There is a strong possibility that (the) incident was caused by some outsider,” a bench comprising justices BK Narayana and AK Mishra said, upholding the Talwars’ appeal against the CBI court verdict.

RAJESH

The Allahabad High Court on Thursday, 12th October, 2017 in its 263-page verdict ends, at least for now, the nine-year ordeal of the Noida couple who were sentenced to life by a Ghaziabad CBI court on November 28, 2013 for the double murder that shook the nation with its element of filicide.

The Court acquitted Rajesh and Nupur Talwar of the murder of their teenage daughter Aarushi and their domestic help Hemraj in 2008. The Court give Talwars the “benefit of doubt,” subsequently the Court ordered that the two be immediately released, saying that circumstantial evidence against them was found to be inconclusive and evidence supplied by the prosecution counsel was not sufficient.

The fourteen-year-old Aarushi was found dead inside her room in the Talwars’ Noida residence with her throat slit in May 2008. The needle of suspicion had initially moved towards 45- year-old Hemraj later he was discovered dead the next day on the terrace of the apartment building in Noida.

On November 26, 2013, a Division Bench of Justice B K Narayana and Justice A K Mishra of the Allahabad High Court admitted the appeals by the Talwars against the Ghaziabad CBI Court order sentencing them to life imprisonment. The CBI Court sentenced them to rigorous imprisonment for life, a fine of Rs 10,000 each for murder, rigorous imprisonment for five years and a fine of Rs 5,000 each for destruction of evidence, a one-year sentence of simple imprisonment for Rajesh Talwar and an additional fine of Rs 2,000 for filing a misleading FIR. All sentences were to run concurrently.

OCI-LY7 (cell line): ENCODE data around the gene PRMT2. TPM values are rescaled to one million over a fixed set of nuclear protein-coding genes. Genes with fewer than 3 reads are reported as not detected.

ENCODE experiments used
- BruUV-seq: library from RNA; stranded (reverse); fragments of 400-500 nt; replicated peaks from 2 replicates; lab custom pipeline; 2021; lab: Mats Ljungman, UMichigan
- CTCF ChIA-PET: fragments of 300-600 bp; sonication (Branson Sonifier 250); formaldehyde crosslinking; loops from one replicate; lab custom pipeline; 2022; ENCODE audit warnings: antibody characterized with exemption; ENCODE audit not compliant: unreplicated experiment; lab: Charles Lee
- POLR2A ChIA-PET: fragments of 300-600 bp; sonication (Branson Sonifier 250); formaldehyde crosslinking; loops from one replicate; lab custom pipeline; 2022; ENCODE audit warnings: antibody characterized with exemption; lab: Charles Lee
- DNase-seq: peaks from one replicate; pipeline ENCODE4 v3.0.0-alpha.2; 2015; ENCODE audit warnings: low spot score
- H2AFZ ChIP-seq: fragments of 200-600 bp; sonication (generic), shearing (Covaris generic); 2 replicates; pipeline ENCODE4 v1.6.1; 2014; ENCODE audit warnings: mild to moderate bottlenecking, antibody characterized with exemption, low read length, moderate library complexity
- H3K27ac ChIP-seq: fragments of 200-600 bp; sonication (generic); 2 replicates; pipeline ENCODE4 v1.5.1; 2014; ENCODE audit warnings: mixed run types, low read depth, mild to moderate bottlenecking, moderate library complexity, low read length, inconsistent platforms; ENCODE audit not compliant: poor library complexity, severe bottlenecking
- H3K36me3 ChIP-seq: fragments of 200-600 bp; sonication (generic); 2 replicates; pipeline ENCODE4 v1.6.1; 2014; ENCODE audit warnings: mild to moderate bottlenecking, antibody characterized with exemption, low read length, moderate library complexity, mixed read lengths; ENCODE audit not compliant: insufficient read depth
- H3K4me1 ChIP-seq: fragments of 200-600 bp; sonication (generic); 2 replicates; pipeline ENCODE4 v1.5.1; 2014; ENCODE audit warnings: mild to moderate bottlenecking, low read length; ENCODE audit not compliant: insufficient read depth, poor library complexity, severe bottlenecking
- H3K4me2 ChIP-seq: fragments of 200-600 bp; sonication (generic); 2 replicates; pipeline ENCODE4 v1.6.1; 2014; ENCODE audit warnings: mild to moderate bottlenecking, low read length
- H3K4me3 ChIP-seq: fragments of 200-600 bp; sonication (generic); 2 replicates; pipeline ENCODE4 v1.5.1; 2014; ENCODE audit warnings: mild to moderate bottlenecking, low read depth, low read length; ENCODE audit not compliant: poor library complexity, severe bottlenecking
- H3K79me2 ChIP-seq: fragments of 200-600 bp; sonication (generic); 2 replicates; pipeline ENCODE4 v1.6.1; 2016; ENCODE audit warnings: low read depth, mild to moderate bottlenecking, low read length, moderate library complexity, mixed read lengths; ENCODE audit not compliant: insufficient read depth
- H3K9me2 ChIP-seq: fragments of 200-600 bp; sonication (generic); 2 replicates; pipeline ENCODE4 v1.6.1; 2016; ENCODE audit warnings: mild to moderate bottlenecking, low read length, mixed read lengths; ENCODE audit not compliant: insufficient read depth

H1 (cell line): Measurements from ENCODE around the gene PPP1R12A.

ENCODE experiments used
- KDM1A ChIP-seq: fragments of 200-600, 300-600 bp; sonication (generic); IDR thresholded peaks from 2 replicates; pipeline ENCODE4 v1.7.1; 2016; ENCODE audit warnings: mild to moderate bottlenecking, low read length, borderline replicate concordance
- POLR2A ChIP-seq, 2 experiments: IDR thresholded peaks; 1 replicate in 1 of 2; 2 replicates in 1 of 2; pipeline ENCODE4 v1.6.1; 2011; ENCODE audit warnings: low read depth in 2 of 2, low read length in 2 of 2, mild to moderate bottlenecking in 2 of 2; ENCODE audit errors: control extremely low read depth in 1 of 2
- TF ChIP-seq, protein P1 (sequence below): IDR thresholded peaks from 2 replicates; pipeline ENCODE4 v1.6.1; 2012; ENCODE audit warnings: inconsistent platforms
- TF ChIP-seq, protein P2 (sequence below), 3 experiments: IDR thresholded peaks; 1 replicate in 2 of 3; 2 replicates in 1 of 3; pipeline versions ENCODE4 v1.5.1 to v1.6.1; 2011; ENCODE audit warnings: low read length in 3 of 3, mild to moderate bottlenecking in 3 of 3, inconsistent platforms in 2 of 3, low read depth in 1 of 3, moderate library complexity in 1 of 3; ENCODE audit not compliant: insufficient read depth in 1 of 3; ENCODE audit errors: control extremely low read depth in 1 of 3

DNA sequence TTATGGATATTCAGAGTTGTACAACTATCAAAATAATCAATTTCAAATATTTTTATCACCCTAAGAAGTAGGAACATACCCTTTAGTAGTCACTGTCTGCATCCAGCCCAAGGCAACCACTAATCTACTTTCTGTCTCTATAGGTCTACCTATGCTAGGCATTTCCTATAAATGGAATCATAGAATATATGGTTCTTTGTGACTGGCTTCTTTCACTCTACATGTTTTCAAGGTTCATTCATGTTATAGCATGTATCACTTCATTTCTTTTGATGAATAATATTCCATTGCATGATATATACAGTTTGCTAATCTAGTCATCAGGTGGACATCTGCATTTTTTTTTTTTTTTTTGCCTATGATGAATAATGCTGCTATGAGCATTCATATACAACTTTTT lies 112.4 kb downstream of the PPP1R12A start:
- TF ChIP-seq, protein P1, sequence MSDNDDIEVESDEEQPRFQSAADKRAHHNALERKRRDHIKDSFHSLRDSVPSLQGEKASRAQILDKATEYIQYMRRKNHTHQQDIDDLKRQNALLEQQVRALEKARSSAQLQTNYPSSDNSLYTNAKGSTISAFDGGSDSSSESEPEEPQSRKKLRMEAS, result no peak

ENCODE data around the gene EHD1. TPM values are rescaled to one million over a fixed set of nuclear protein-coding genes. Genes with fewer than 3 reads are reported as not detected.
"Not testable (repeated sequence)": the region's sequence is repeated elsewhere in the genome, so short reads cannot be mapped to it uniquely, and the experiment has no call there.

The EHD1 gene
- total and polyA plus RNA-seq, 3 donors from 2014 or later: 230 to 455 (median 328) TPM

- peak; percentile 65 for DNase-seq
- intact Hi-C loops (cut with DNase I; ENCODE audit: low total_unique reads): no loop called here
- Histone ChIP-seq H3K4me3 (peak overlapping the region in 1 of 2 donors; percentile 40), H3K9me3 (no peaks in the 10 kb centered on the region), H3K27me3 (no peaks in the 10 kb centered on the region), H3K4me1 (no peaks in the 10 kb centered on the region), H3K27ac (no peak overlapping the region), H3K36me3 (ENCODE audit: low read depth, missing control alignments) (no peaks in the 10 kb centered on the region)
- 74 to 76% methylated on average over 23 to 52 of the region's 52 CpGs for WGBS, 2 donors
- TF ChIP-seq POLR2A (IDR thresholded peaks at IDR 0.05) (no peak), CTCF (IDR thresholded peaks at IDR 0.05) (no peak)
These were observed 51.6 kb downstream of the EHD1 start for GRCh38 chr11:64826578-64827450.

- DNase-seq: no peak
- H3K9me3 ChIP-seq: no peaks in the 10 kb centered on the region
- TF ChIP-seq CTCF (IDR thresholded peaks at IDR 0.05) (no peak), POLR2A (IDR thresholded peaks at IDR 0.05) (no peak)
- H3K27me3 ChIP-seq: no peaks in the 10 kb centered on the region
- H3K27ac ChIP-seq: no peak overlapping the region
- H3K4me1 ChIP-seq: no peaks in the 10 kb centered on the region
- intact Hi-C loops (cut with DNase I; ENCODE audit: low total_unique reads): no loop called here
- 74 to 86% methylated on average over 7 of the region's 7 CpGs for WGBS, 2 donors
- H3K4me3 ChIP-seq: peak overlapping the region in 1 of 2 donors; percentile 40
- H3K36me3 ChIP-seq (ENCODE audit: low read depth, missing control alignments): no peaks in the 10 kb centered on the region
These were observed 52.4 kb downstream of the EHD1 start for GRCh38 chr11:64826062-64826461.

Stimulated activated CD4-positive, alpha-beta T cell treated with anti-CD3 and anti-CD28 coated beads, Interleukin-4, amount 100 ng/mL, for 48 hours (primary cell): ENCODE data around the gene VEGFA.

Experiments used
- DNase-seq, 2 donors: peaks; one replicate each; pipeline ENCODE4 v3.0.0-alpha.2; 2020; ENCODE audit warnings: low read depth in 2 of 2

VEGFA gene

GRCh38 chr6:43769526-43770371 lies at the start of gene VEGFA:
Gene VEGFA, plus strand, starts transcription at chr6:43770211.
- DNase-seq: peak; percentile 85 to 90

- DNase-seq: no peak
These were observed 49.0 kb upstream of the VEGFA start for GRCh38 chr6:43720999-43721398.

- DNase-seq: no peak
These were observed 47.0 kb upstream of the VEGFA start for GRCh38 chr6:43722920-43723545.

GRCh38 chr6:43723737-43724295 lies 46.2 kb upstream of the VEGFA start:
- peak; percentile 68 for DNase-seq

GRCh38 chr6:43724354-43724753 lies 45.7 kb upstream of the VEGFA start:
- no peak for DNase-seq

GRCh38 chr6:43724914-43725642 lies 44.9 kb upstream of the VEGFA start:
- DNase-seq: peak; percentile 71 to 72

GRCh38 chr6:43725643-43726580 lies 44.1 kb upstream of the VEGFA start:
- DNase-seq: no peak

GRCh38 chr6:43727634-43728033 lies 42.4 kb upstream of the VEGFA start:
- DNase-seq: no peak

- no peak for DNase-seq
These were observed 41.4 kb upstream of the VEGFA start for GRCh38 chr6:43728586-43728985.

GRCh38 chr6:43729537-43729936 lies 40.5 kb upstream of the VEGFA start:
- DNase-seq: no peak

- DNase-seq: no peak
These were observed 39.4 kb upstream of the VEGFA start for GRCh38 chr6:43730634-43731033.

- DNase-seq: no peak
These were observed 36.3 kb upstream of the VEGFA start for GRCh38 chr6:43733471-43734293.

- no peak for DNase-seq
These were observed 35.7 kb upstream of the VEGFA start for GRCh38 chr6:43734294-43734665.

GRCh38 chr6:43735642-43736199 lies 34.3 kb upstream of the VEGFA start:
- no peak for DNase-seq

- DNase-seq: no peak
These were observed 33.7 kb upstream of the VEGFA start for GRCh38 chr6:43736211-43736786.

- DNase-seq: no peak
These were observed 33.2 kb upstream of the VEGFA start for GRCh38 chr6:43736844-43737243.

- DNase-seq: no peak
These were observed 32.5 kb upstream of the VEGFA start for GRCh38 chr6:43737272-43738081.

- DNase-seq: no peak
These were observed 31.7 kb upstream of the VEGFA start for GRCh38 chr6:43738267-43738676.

The verdict ends a nine-year ordeal of the parents who were found guilty by a CBI court of murdering 14-year-old Aarushi in a fit of rage as they suspected her of having an affair with Hemraj

The Court said, “The chain of evidence stood snapped the moment the prosecution failed to provide evidence that the Talwars’ flat was locked from the inside and the evidence suggests there is strong possibility of outsiders having access to the flat and having left the same after committing the double murders. We do not find any reason to fasten the guilt of double murders on the Talwars merely on the proof of the deceased being last seen in their flat on the night of 15.5.2008, especially in the view of the alternate hypothesis of the double murder by the prosecution.”

Justice Narayana further said, “Suspicion, however great, cannot take the place of proof.

A.N. Mulla, the Additional Government Advocate for the State in the case said, “We will most probably appeal this case in the Supreme Court. But only the CBI can say what the next step will be.

It is shameful that the real killers are still unknown.

 

Taruna Verma

Senior Associate

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